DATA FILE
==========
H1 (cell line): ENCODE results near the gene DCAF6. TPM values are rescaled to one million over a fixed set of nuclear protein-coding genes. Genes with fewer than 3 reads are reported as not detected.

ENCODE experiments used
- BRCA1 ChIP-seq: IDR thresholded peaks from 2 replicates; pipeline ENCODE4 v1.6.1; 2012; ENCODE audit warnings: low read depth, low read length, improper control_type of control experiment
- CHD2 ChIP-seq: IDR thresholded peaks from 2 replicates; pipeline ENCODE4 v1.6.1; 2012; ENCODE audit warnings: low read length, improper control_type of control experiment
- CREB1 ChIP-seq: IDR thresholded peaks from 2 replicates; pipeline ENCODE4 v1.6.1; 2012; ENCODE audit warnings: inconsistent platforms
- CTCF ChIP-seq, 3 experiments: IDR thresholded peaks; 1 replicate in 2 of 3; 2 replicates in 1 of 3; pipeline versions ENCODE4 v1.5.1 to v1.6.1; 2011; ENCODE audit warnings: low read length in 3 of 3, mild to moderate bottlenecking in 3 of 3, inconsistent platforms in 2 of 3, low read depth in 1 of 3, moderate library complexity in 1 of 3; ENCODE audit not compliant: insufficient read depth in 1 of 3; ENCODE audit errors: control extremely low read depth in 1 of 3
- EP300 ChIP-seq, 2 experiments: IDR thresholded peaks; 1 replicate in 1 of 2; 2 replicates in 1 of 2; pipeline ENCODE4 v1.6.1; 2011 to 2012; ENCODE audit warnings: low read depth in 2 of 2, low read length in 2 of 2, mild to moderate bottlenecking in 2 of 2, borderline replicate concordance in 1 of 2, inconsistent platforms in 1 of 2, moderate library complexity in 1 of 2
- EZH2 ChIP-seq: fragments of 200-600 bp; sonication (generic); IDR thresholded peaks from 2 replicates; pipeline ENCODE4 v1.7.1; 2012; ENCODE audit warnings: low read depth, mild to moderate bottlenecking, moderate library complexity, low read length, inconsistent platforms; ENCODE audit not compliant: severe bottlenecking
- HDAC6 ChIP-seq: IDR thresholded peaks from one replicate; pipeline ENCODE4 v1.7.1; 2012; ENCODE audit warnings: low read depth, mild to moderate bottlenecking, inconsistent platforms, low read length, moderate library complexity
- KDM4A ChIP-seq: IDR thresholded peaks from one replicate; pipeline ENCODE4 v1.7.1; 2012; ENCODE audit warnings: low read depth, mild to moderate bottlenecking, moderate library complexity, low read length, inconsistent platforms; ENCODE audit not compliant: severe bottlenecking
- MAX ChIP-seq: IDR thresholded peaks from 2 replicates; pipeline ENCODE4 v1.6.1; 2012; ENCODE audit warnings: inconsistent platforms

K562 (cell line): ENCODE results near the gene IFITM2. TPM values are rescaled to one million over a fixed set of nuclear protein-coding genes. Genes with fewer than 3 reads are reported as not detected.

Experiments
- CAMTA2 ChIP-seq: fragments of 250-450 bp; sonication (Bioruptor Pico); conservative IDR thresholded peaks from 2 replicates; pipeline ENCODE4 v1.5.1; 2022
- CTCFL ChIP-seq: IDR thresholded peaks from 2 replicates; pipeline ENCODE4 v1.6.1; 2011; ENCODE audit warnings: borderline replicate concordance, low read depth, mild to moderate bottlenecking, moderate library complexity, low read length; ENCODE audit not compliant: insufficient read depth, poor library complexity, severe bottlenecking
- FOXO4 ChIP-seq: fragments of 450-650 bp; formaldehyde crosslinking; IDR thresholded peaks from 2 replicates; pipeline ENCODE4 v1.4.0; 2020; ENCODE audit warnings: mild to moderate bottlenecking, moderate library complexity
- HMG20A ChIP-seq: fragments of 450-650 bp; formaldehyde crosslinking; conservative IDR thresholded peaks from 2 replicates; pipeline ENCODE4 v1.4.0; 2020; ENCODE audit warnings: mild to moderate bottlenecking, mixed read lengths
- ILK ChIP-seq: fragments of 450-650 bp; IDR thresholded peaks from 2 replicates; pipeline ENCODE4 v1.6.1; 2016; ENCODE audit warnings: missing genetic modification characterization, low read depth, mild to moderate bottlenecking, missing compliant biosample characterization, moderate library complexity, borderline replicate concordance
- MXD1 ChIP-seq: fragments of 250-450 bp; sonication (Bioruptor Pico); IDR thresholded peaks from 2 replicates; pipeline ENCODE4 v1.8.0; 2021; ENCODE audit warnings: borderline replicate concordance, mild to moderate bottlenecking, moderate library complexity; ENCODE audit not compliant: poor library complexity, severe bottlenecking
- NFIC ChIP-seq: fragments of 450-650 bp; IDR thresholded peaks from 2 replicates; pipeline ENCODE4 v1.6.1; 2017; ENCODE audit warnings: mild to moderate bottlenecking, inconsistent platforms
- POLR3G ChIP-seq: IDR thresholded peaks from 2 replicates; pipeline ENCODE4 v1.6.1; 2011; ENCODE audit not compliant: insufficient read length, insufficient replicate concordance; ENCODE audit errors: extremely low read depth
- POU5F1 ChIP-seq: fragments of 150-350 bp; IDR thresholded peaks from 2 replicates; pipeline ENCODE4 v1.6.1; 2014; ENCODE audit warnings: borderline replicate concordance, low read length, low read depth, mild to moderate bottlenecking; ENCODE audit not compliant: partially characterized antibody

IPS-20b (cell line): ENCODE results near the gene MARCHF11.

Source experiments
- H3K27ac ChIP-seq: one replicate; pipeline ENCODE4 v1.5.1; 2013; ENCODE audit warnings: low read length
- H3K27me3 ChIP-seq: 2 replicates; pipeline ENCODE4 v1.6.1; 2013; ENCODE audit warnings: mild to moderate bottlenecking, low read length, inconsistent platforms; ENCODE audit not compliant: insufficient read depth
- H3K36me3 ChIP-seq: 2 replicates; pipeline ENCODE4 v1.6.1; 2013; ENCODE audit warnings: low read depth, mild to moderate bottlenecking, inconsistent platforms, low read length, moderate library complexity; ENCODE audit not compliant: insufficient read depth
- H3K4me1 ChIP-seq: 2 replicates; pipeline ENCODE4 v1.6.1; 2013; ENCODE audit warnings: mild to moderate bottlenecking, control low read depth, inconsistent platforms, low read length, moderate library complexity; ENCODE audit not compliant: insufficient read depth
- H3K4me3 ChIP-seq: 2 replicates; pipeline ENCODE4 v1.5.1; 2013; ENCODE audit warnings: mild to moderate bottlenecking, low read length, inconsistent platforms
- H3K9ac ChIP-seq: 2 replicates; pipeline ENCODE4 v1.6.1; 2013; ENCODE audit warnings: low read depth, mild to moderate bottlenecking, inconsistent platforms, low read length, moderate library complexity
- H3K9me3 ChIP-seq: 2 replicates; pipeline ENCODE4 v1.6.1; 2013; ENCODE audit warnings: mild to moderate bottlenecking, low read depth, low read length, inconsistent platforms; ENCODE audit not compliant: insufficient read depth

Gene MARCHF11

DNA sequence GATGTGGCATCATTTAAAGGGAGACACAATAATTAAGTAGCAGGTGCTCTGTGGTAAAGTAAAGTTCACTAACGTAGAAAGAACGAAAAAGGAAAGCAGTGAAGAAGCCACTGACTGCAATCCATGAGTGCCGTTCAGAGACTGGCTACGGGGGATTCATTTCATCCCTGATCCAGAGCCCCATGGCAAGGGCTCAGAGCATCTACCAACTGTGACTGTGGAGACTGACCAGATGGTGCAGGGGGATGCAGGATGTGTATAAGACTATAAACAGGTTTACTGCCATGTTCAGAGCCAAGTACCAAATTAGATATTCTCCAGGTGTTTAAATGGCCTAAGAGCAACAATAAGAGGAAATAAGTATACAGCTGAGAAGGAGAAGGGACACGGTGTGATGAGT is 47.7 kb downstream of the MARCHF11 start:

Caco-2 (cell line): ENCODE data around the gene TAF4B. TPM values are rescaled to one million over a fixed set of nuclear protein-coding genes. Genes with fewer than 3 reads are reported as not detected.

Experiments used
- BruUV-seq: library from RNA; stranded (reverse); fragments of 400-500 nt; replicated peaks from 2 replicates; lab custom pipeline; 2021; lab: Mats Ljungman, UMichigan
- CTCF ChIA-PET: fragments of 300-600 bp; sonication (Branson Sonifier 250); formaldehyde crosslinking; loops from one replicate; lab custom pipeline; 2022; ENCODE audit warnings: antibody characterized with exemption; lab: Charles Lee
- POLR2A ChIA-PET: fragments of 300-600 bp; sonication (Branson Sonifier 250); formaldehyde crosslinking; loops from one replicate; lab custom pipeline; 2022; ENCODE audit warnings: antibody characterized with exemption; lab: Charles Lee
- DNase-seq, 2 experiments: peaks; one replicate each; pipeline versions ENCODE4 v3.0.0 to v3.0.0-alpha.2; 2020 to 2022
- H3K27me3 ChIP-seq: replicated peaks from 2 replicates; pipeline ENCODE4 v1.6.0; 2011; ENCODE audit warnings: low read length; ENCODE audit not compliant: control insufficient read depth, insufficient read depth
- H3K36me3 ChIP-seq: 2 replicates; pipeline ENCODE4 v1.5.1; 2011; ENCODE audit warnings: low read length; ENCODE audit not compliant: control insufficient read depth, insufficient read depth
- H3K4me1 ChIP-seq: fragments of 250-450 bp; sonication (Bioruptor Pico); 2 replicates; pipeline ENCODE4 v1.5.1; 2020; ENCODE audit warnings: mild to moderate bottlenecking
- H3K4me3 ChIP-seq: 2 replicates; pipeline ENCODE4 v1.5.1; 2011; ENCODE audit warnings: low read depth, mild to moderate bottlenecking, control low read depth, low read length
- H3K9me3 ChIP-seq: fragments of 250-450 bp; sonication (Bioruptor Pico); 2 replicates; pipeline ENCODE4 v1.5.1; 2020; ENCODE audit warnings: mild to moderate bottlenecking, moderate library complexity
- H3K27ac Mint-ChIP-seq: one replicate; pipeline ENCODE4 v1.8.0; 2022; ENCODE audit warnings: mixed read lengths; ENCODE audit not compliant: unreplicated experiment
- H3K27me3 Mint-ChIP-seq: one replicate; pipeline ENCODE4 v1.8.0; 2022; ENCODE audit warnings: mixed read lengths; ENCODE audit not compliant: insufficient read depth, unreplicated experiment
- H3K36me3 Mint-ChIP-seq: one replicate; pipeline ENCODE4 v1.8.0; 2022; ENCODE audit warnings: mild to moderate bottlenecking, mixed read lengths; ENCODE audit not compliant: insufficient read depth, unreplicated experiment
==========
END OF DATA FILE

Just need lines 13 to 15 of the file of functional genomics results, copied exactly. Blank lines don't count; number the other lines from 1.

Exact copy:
Experiments
- CAMTA2 ChIP-seq: fragments of 250-450 bp; sonication (Bioruptor Pico); conservative IDR thresholded peaks from 2 replicates; pipeline ENCODE4 v1.5.1; 2022
- CTCFL ChIP-seq: IDR thresholded peaks from 2 replicates; pipeline ENCODE4 v1.6.1; 2011; ENCODE audit warnings: borderline replicate concordance, low read depth, mild to moderate bottlenecking, moderate library complexity, low read length; ENCODE audit not compliant: insufficient read depth, poor library complexity, severe bottlenecking